“I’m not doing chemo,” Rodney Stamps said quietly.
“He might as well have told her that he was planning to jump off a bridge in the hope of bouncing the cancer out of his body.”
About 650,000 cancer patients receive chemotherapy in an outpatient oncology clinic every year in the U.S.
Rodney Stamps was not going to be one of them.
In the remarkable book that Stamps co-authored with his wife Paige, 90 Days to Live: Beating Cancer When Modern Medicine Offers No Hope, Stamps is given just that – 90 days. “Like a bolt out of lightning, Dr. A’s words hit me: ‘I’m sorry, Mr. Stamps, but unless you start treatment immediately, about 90 days is all you can expect.’ ”
After getting past the shock, most people, upon hearing those words, would follow the doctor’s advice and make haste to begin chemotherapy. But with Stamps, well, not so fast.
ALTERNATIVE IN MORE WAYS THAN ONE
Rodney had been a nationally touring heavy metal drummer who, before the cancer ordeal, traded it all in for marriage, a family and a business. Rodney and Paige, writes Dr. George Yu in the book’s foreword, are part of a newer “wired” generation who, “while they respect professional advice, don’t put it on a pedestal to the exclusion of all else.”
Make what you will out of the statistics: Of those receiving chemotherapy treatment in the U.S., about 47 percent were still alive five years after treatment. Stamps’ assessment was jaded by the fact that two relatives underwent the treatment and did not survive. What’s more, medical professionals indicated that chemo could extend life but not necessarily cure the cancer.
The Stamps’ skepticism about the medical profession and traditional methods was clear: “The medical establishment is like the Pied Piper. Patients are expected to blindly follow, even when outcomes are not good. The stranglehold that the drug companies have on the entire process is evident in the training that medical students receive.”
90 Days to Live documents the Stamps’ furious efforts over a two-week period to research on their own and seek out alternative treatments that could save Rodney’s life. The approach was unorthodox, and time was not on their side as they understood they had to start some, any, kind of treatment as soon as possible lest the cancer spread and render any approach futile. Additionally, in the Stamps’ case, money was hardly no object: indeed it was, as the family tried to get a fire and security business off the ground and, by the way, they carried no health insurance.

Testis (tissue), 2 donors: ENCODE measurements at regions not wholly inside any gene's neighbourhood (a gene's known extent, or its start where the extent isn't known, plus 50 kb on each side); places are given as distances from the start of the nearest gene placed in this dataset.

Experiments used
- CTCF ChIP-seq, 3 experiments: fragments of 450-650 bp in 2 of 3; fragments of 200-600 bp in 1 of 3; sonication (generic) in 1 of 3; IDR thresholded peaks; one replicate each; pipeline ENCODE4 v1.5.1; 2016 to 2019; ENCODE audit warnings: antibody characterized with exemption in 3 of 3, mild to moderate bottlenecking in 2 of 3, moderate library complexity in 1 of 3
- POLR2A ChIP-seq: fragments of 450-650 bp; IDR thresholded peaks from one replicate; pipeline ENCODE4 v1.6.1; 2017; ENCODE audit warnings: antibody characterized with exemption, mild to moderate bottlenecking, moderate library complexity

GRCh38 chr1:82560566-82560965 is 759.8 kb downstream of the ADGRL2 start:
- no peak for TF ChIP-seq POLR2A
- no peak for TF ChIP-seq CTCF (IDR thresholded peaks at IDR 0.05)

ACTION, PASSION AND LOVE
Finally, Stamps lands on a course of action that he is willing to commit to; primarily a diet focused on enzymes and supplements, along with some unusual and, frankly, disgusting-sounding elements including coffee enemas and liver shakes.
But Stamps was all in, driven by the passion and love of his wife Paige, who serves as co-narrator throughout the book. She sits from an interesting perch, with the heavy emotions from her own experience and trying to stay calm and in control to support Rodney and their two children.
90 Days to Live is a well-written, heart-wrenching account of a couple who said no to traditional practices in their efforts to overcome the deadliest of all diseases. But as much as it is a medical story, it also is a love story, and readers feel that love throughout the book as the family faces its ultimate challenge at every turn.
The Stamps’ journey serves as an inspirational story and a compelling narrative. But more so, Dr. Eric Wood, ND, calls it “a must-read for anyone feeling trapped by their choices and thinking there’s no hope.”